if not self._multiprocess_on:
_registry = core.REGISTRY
else:
_registry = CollectorRegistry()
multiprocess.MultiProcessCollector(registry)
data = generate_latest(_registry)
return data


def setup_metrics(app_name):
"""
Expose /metrics endpoint on the same Sanic server.
This may be useful if Sanic is launched from a container
and you do not want to expose more than one port for some
reason.
"""

@app_name.middleware('request')
async def before_request(request):
before_request_handler(request)

@app_name.middleware('response')
async def before_response(request, response):
after_request_handler(request, response, request.path)

@app_name.route("/metrics")
async def expose_metrics(request):
return raw(prometheus_client.generate_latest(registry), content_type=CONTENT_TYPE_LATEST)


if "prometheus_multiproc_dir" not in os.environ:
registry = core.REGISTRY
else:
registry = CollectorRegistry()
multiprocess.MultiProcessCollector(registry)


REQUEST_COUNT = Counter(
'sanic_ysharma_request_count', 'App Request Count',
['app_name', 'method', 'endpoint', 'http_status'],
registry=registry,
)

REQUEST_LATENCY = Histogram('sanic_ysharma_latency_seconds', 'Request latency',
['app_name', 'endpoint'],
registry=registry,
)


def before_request_handler(request):
request['__START_TIME__'] = time.time()


def after_request_handler(request, response, endpoint):
try:
lat = time.time() - request['__START_TIME__']
response_status = response.status if response else 200
REQUEST_LATENCY.labels("ysharma_sanic_app", endpoint).observe(lat)
REQUEST_COUNT.labels("ysharma_sanic_app", request.method, endpoint, response_status).inc()
except KeyError:
pass


def
monitor(app_name):
@app_name.middleware('request')
async def before_request(request):
before_request_handler(request)

@app_name.middleware('response')
async def before_response(request, response):
after_request_handler(request, response, request.path)
return MonitorSetup(app_name)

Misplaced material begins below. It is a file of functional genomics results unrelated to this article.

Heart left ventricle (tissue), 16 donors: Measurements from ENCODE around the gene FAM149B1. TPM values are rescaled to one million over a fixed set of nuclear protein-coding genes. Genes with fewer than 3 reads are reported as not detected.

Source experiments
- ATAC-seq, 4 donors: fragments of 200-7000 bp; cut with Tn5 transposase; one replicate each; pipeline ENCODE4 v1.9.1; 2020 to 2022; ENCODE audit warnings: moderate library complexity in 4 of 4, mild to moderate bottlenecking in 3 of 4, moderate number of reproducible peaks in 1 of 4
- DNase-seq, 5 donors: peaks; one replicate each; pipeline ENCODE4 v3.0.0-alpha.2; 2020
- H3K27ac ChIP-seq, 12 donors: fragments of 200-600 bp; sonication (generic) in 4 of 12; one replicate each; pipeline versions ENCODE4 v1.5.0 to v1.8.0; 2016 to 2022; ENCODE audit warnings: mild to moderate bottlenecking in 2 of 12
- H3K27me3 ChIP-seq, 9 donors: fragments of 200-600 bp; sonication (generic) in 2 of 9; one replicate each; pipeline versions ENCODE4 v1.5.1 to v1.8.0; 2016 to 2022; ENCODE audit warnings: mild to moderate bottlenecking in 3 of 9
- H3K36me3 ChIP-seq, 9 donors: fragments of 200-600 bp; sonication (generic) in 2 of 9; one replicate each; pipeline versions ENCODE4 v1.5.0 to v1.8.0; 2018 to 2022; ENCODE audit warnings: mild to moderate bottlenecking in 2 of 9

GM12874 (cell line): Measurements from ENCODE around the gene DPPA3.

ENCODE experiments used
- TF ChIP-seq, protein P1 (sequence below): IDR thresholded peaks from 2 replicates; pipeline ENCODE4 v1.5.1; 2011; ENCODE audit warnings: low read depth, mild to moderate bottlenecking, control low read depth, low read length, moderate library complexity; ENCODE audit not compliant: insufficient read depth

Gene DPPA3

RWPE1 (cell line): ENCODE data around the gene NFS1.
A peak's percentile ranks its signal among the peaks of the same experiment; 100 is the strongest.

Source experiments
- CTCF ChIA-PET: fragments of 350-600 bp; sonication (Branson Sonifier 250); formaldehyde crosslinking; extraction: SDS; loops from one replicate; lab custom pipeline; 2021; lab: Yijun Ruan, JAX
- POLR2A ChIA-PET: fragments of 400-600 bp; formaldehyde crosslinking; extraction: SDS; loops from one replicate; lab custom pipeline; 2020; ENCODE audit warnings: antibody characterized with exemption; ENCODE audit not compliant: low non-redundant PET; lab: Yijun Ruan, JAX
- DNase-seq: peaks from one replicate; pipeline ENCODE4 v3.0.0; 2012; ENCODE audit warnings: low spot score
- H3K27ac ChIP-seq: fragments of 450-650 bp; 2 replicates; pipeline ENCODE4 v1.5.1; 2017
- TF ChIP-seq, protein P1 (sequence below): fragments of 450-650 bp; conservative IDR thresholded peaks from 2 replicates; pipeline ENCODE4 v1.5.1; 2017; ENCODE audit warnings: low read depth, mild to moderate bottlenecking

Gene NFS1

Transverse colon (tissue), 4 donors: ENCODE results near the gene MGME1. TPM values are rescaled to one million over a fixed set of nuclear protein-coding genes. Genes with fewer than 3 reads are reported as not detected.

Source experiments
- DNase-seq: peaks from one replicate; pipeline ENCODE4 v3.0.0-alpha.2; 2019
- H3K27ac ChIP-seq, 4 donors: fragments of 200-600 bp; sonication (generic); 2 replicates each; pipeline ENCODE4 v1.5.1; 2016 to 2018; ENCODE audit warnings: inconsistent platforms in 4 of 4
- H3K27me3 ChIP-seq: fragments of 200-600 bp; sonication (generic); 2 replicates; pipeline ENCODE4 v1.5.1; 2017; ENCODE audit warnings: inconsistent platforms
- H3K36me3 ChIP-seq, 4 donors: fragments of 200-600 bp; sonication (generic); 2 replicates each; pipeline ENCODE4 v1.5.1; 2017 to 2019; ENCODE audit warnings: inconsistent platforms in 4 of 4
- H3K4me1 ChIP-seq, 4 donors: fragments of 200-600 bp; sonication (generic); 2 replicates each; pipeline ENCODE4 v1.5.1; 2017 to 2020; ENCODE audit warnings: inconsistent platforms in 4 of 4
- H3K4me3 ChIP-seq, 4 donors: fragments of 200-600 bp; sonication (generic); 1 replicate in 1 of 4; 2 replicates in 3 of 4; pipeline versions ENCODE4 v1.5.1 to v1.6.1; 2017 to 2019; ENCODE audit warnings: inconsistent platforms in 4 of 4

# Sanic App


app = sanic.Sanic(__name__, log_config=LOGGING_CONFIG_DEFAULTS)
logger = logging.getLogger("sanic.root")
setup_metrics(app)


@app.route("/get")
async def test(request):
return json({"message": "welcome to sanic web server"})

if __name__ == "__main__":
app.run(host="0.0.0.0", port=5000, access_log=False, auto_reload=True, workers=multiprocessing.cpu_count())

Prometheus Config for Metric Collection

global:
scrape_interval: 5s
evaluation_interval: 5s
scrape_configs:
- job_name: 'prometheus'
static_configs:
- targets: ['localhost:8080', 'localhost:5000']

and Grafana to visualize

The Test

  1. Both framework was tested for 300 seconds with 12 thread and 400 connections.
  2. Logging was disabled

Go Mux Results

$ wrk -t12 -c400 -d300s http://localhost:8080/v1/get
Running 5m test @ http://localhost:8080/v1/get
12 threads and 400 connections
Thread Stats Avg Stdev Max +/- Stdev
Latency 6.70ms 2.10ms 67.94ms 67.40%
Req/Sec 2.98k 0.95k 8.20k 76.38%
10677802 requests in 5.00m, 1.32GB read
Socket errors: connect 157, read 104, write 0, timeout 0
Requests/sec: 35584.01
Transfer/sec: 4.51MB

Max Throughput (Avg of 5 mins)

P95 Latency

Go Mux achieved Max Avg throughput of 35K+ with P95 of ~9ms.

Python Sanic Results

$ wrk -t12 -c400 -d300s http://localhost:5000/get
Running 5m test @ http://localhost:5000/get
12 threads and 400 connections
Thread Stats Avg Stdev Max +/- Stdev
Latency 6.06ms 4.45ms 146.34ms 86.57%
Req/Sec 3.36k 1.20k 9.42k 62.32%
12040994 requests in 5.00m, 1.69GB read
Socket errors: connect 157, read 162, write 0, timeout 0
Requests/sec: 40123.00
Transfer/sec: 5.78MB

Max Throughput (Avg of 5 mins)

P95 Latency

Python Sanic achieved Max Avg throughput of 40K+ with P95 of ~4.7ms.

Conclusion

In this test, Python Sanic outperformed Go Mux in both area i.e. Max Average Throughput and P95 latency. Python Sanic served 5K more requests with half of the latency of Go Mux.

Though result may change for a complex and production grade application when different load profiles and method will be implemented but it is right to say that Python Sanic is equally scalable, fast and can be trusted for Production environment.